A biotech investor on Twitter compared buying Mast Therapeutics (MSTX) stock to a Powerball ticket.

It's a good analogy. Everyone knows the odds of winning a $400 million Powerball jackpot are beyond astronomical, but you still plunk down $2 for a ticket because... why the hell not?

Likewise, buying Mast at its current price of 31 cents per share is a relatively inexpensive but longshot bet on a potential treatment for sickle cell disease.

Very few people expect Mast's compound vepoloxamer to become the first, new drug for sickle cell disease in almost 20 years. That's exactly why Mast carries a miniscule $60 million market value heading into results from a phase III study due in a few weeks.

The odds of Mast and vepoloxamer achieving positive results from the phase III study might not be as small as Leicester City winning the English Premier League, but they're close. That's the message being sent by the market.

Sickle cell disease is an inherited disorder in which a mutated gene produces misshapen red blood cells. The disease gets its name because the deformed red blood cells looks like sickles or crescents. These sickled red blood cells are inflexible and sticky. When they clump together in blood vessels, sickle cell disease patients experience a vaso-occlusive "crisis" which can last for days and cause extreme pain and organ damage.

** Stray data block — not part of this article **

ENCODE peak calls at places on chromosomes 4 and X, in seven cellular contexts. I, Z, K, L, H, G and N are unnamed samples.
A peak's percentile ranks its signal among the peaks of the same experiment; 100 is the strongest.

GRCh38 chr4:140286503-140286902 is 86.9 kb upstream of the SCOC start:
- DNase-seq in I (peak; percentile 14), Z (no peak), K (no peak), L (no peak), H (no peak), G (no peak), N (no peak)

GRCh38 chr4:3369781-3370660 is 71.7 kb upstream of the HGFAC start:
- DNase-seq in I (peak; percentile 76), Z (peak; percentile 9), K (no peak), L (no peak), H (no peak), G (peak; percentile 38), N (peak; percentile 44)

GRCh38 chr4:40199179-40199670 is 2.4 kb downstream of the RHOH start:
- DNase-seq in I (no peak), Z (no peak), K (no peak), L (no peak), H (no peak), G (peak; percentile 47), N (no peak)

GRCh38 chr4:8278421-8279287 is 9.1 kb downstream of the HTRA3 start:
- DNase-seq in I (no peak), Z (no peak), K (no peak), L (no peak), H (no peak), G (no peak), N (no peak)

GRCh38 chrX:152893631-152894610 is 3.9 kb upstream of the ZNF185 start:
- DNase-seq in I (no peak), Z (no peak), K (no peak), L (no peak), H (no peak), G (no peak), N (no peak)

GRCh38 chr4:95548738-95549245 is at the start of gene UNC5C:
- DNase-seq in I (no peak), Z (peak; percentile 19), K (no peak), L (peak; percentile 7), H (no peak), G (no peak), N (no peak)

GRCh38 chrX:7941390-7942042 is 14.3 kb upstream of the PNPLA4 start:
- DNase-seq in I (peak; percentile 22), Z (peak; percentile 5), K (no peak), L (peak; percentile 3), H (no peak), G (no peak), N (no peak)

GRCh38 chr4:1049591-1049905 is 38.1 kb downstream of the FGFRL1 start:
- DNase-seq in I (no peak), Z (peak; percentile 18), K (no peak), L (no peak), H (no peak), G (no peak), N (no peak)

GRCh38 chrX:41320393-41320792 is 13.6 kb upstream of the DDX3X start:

Vepoloxamer is designed to act like a hematological lubricant, preventing sickled red blood cells from clumping together and blocking arteries. The goal of Mast's ongoing phase III study is to demonstrate that sickle cell patients treated with vepoloxamer have shorter and less painful crises than patients treated with a placebo.

If approved, vepoloxamer will be used to ameliorate the most damaging symptom of sickle cell disease. The drug will not modify or cure the disease, like BlueBird Bio  (BLUE - Get Report) is attempting to do with its gene therapy. Still, there's hasn't been a new drug approved for sickle cell patients since hydroxyurea was approved in the late 1990s, so new treatments are definitely needed.